First week sales numbers determine many factors: how much more publicity money the publisher will free up to promote the book; whether they will continue to employ a writer or set him loose; and, if they do keep the writer, how much his or her next advance will be. Most authors will only make a best seller's hit in the opening week. The majority of books do not have long-term sustainability. Only a fraction of all the books ever published remain in print years after they come out.
1. Pre-order the book. Whether on line or at a reporting store, all pre-orders count toward first day of sales, and ultimately, that week's final tally.
2. Use a reporting store. Not all book stores report to the New York Times, which uses its numbers to determine its rankings list. The New York Time Book Review is the premiere list all authors want to be on.
3. If you forgot to pre-order, or your paycheck doesn't come in until the Friday after the book debut, no problem. Books in the U.S. drop on Tuesdays. As long as you purchase it by Sunday night, it still counts as first week's sales. The book lists are measured in weeks.
So how can you tell if a bookstore is a reporting store?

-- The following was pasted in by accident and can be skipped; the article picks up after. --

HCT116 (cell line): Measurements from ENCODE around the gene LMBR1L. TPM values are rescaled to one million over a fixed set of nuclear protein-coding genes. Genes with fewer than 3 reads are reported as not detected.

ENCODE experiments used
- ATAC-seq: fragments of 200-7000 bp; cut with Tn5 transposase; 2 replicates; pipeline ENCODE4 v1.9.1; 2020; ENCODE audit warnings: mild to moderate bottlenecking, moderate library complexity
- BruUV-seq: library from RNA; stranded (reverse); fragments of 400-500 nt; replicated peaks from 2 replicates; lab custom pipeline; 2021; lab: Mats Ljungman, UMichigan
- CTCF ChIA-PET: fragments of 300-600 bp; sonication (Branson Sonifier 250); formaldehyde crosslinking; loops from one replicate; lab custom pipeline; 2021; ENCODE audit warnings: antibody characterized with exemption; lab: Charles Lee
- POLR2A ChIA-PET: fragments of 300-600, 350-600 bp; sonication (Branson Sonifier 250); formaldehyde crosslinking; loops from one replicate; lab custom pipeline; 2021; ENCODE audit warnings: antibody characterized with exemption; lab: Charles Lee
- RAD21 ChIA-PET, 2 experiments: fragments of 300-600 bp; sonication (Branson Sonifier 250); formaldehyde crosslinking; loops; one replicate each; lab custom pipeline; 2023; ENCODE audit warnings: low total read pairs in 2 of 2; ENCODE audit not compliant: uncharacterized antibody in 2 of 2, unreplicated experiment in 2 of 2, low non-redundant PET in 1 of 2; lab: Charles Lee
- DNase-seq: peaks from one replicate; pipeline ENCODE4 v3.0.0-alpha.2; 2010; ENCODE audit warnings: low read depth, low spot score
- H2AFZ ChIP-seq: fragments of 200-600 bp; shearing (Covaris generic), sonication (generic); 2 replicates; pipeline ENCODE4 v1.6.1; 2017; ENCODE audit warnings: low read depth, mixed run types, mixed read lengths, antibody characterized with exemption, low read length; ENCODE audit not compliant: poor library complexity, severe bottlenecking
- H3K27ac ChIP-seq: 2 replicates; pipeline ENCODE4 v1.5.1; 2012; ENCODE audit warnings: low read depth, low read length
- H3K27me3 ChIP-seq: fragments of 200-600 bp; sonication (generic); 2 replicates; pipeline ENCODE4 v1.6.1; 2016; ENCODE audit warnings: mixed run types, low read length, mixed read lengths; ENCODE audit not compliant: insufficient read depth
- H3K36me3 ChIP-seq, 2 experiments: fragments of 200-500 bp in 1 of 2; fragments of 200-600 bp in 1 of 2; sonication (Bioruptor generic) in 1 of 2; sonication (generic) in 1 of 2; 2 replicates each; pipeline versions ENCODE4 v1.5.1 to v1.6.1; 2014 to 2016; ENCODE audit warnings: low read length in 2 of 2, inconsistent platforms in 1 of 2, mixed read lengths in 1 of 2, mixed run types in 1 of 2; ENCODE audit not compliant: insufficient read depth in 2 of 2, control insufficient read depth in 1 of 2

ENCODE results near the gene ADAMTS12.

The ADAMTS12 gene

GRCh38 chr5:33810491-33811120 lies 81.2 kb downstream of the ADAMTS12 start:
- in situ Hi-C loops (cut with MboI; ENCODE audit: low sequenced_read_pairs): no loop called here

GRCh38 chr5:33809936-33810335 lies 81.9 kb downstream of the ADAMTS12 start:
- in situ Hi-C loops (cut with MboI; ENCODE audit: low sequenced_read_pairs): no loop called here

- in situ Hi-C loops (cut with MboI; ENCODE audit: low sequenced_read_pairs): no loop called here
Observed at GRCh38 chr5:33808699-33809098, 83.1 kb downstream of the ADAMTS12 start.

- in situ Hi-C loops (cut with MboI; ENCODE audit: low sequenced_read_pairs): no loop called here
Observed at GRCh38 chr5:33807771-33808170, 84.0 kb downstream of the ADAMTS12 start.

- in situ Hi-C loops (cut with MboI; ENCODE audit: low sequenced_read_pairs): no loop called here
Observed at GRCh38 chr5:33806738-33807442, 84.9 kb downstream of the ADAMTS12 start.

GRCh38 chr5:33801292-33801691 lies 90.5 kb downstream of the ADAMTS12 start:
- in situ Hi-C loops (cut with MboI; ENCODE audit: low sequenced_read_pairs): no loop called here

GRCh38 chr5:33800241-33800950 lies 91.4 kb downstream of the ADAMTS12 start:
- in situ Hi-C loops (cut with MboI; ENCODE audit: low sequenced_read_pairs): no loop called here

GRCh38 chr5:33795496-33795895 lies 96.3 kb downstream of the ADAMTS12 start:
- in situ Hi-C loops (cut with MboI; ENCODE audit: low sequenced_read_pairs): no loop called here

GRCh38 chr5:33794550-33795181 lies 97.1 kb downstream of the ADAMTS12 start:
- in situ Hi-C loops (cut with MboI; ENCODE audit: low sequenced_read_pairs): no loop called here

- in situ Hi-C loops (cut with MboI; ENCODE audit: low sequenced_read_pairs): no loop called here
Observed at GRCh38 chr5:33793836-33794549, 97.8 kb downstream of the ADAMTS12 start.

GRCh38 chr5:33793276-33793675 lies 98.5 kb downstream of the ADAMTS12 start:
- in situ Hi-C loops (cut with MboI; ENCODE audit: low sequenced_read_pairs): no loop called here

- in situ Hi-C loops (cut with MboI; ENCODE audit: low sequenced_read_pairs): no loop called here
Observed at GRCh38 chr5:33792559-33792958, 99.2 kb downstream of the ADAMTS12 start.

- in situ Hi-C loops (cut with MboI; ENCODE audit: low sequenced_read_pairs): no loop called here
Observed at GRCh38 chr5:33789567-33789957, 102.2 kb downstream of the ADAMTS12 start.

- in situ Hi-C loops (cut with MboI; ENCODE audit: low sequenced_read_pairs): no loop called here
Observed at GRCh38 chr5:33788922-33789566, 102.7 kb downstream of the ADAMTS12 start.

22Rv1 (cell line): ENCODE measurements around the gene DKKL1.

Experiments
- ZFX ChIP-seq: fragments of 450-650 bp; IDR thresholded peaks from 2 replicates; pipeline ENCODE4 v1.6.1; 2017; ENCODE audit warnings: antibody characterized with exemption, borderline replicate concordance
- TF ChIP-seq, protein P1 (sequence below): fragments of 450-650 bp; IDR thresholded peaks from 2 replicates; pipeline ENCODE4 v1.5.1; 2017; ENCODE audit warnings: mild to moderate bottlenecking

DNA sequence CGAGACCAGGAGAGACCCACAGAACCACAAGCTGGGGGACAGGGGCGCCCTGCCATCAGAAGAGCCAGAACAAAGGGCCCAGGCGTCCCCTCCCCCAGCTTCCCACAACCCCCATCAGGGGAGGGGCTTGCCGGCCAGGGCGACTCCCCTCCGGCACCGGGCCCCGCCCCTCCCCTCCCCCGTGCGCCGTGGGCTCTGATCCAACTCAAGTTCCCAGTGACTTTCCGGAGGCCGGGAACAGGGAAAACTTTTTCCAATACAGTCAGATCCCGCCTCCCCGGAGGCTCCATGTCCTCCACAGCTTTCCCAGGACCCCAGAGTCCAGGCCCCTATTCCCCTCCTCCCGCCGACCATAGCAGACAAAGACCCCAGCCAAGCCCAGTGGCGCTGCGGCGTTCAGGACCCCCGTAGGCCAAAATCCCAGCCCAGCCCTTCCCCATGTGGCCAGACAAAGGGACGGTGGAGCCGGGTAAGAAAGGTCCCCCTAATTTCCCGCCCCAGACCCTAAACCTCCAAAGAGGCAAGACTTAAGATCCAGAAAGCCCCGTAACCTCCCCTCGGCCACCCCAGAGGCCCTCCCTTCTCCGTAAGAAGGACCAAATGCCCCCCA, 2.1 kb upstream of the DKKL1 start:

1. Look at their events schedule. If they are booking Stephen King, Tom Clancy, Amy Schumer, Hilary Clinton, George R.R. Martin, or other top authors to sign books, then they are very likely a reporting store. And with chains like Barnes & Noble, only a select few fall into the NY Times reporting category.
2. Amazon.com and B&N.com are also reporting stores, so buying on line helps.
You bet it does. Your author may not make the top 20 of the main best seller's list, but there are also genre lists for fantasy, science fiction, romance, westerns, non-fiction, and more. Books that don't make the main list can still score on the genre list. Maybe it's number 346 on the main list, which includes non-fiction, but it's number 21 on the mystery list. That's still a big help to the writer and the people promoting his/her book.
So help your favorite author out when you can. The more they can show their publishers their success, the more likely they are to continue writing your favorite stories, and not have to resort to teaching or taking a corporate job, which will delay their next story from reaching you. Ninety nine percent of writers are not millionaires. The John Grishams of the world are the exception, not the rule.